May 1, 2009
Searching for the Extreme: Salon Son & Image
Ive always called it "the Montreal hi-fi
show," which isnt really fair -- its the Salon Son & Image (renamed
from Festival Son & Image). But hey -- for me, its a good excuse to visit
Montreal, check out some cool gear, hook up with a bunch of like-minded friends, and eat
some good food. Sound good to you? If so, lets get it on! This years show was
held April 2-5, once again at the Sheraton Hotel in downtown Montreal.
It seems that I always arrive at SSI the same time on
Friday. I usually slip out of the office a few hours early to avoid rush hour, but this
year I didnt make it to work at all; feeling seriously ill on Thursday night, I
spent the wee hours tossing and turning. Friday morning I called in sick, and wasnt
sure if Id be well enough to attend SSI at all. But by noon I was feeling better,
and hit the road not long after -- just in time to beat rush hour.
Saturday morning found me bright-eyed and bushy-tailed,
ready to hit the show. After a big-ass greasy breakfast (which keeps me going till at
least 2 p.m.), I sallied forth to the Lafleuraudio room. Right now, I have a pair
of Lafleurs X1 speakers in the house, and while my main interest in visiting was so
that I could ensure I was getting the same sound at home as the company was in their room,
I also wanted to have a chat with Emanuel Lafleur, company principal and designer. Without
going into too much detail (youll read the review, right?), these small, dense,
formidable monitors feature a fair bit of unique engineering, including multilayered,
steel-reinforced plywood enclosures, top-notch drivers, and what the designer calls a
"proprietary" crossover design. Lafleuraudio is still recalculating their price
list due to significant increases in supplier costs, but so far their prices are
commensurate with all that ingenuity; the X1 costs about $14,000 CAD per pair. (All prices
in US dollars unless otherwise noted; all speaker prices are per pair.)
Lafleuraudios X1 loudspeakers were used with Simaudio Moon electronics. As
youll see, Sims Moon components were used in many rooms at SSI.
About this time I hooked up with Doug Schneider. Hed
been at SSI since the day before, so I used his bloodhounds nose (ears, really, but
the metaphor doesnt quite hang) to point me toward some good-sounding rooms. We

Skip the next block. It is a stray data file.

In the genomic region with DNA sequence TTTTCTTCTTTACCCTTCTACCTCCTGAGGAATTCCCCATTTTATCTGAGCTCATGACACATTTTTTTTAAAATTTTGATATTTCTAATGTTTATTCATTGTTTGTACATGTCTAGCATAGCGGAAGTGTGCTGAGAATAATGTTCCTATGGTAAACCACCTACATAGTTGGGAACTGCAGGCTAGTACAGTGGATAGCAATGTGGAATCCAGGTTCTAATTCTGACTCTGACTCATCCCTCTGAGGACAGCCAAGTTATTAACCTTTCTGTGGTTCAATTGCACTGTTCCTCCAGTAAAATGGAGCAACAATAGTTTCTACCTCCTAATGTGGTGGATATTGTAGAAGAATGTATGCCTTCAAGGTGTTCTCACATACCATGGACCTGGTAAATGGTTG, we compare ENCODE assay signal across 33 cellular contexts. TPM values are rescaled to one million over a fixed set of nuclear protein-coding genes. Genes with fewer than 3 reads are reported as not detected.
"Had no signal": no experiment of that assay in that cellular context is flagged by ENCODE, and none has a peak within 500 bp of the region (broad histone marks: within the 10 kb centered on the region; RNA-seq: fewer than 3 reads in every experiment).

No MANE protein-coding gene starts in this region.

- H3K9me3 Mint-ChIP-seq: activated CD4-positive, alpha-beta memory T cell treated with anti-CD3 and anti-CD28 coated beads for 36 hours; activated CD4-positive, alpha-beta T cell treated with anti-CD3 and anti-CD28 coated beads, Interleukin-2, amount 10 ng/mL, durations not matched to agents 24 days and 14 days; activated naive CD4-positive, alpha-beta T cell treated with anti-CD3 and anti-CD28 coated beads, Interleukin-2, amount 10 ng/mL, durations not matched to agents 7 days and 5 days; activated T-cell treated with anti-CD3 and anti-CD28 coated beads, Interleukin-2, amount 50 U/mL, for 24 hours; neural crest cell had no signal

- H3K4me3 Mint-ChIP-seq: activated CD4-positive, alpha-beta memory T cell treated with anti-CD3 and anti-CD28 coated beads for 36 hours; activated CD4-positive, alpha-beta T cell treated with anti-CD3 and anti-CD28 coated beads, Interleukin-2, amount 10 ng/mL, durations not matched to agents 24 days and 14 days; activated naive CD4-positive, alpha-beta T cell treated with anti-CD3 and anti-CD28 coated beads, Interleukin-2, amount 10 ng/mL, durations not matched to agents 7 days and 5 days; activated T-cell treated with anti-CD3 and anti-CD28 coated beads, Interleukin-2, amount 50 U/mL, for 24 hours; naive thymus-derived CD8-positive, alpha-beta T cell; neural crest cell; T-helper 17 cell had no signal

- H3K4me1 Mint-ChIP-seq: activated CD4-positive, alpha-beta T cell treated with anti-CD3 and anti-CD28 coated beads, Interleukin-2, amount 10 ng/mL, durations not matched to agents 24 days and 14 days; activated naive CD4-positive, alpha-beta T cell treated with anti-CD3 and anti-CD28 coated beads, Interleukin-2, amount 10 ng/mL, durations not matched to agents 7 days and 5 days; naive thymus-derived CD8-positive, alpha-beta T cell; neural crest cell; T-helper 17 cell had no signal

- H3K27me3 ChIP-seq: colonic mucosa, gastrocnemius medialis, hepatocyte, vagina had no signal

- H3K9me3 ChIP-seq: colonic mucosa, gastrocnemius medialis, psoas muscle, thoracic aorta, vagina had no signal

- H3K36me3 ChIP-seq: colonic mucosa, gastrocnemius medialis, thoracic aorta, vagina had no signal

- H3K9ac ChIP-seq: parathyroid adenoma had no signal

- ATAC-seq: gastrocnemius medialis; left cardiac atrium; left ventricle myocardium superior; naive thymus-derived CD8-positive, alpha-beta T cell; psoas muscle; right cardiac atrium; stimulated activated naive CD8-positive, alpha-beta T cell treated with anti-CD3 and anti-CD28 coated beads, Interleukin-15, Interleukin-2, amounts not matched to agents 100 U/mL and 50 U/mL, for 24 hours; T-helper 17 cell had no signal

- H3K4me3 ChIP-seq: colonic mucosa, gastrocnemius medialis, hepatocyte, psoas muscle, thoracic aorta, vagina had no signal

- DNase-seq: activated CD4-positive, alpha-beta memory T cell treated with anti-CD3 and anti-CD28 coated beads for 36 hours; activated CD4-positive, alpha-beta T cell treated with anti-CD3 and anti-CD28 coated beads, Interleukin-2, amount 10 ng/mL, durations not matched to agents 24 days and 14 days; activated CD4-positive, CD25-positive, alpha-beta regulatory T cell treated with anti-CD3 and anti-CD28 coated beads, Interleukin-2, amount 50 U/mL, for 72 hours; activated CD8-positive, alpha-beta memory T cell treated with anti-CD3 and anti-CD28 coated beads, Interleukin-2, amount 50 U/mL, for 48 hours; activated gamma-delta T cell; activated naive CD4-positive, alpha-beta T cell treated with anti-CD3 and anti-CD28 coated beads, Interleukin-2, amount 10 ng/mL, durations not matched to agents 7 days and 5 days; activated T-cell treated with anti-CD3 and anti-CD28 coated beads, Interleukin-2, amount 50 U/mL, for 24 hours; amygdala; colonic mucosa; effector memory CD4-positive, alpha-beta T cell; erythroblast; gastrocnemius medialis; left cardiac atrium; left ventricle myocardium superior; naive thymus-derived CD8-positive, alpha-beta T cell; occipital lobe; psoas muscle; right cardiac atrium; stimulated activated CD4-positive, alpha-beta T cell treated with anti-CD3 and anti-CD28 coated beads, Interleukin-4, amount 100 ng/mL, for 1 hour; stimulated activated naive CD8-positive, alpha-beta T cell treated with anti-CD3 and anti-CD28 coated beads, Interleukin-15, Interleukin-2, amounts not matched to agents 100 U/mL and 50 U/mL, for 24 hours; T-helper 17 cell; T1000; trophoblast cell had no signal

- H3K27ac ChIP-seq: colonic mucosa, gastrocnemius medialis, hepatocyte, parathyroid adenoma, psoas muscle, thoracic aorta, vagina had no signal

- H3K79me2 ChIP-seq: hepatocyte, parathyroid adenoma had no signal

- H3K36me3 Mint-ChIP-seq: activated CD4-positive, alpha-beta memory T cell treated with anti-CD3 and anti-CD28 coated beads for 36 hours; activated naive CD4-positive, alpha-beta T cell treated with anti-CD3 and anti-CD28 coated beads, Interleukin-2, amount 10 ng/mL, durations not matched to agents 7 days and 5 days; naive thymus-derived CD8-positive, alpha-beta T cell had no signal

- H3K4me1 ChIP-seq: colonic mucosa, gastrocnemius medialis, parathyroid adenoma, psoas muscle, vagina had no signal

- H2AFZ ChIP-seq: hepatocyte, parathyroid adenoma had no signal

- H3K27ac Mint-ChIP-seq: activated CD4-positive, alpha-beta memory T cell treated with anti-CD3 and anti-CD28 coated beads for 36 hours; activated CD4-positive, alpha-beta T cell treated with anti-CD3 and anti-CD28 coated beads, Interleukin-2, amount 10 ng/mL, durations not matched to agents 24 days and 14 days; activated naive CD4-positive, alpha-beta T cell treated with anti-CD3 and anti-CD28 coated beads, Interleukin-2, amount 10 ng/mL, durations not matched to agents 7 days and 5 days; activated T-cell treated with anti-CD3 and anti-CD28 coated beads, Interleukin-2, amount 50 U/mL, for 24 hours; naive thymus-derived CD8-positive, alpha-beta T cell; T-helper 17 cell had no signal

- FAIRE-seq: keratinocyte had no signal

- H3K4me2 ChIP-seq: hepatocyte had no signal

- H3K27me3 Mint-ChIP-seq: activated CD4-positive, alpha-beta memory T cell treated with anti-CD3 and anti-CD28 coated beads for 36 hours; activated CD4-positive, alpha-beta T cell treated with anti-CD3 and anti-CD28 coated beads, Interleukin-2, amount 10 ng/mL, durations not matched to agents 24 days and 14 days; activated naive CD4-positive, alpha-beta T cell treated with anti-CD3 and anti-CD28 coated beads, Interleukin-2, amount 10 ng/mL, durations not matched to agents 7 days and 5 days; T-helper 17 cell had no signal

hopped in the vator for a trip downstairs, where Monitor Audio was displaying
their new Platinum PL200 speakers ($8000). Kevros representative, the
incredibly handsome Sheldon Ginn (manly calls for another round of beers!), explained that
the PL200s are so new theyre not yet up on the companys website. The PL200 is
one model down from the PL300, the top of Monitors line, and as such is suitable for
normal-sized rooms. Sure enough, the pair of them were slamming out tight, rich bass with
such authority that I walked over to the large subwoofer squatting in the corner to assure
myself that it wasnt in the circuit. The intensely appealing PL200 incorporates a
ton of nifty technologies and features, including -- but hardly limited to -- a laminated
plywood shell with hand-lacquered finish, a leather front baffle, and a proprietary ribbon
A complement of Simaudio Moon Evolution electronics was used with Monitor
Audios new PL200 speakers: the Andromeda CD player, P-8 preamplifier, and W-8 stereo
One floor up found us in the Justice Audio bazaar,
face to cord with the kind gents from GutWire Audio Cables, who were debuting some
serious-looking power cords from their new SP series. The top-of-the-line SP-11.1 ($4199)
features separately insulated connectors sheathed in Mylar shields, along with
proprietary, Japanese-sourced charcoal granulate in the male plug end, which the company
says blocks EMI and RFI. Though massive and beautifully finished, the cord is light and
pliable -- a nice change from some of the unwieldy monstrosities Ive had the
misfortune of dealing with in the past. GutWire also had on hand several more affordable
models from the SP line, including the SP-3 ($799), SP-5 ($1199), SP-6 ($1549), and SP-8
GutWires Herbert Wong holds their new SP-11.1 power cord.
The Grant Fidelity room was packed. I must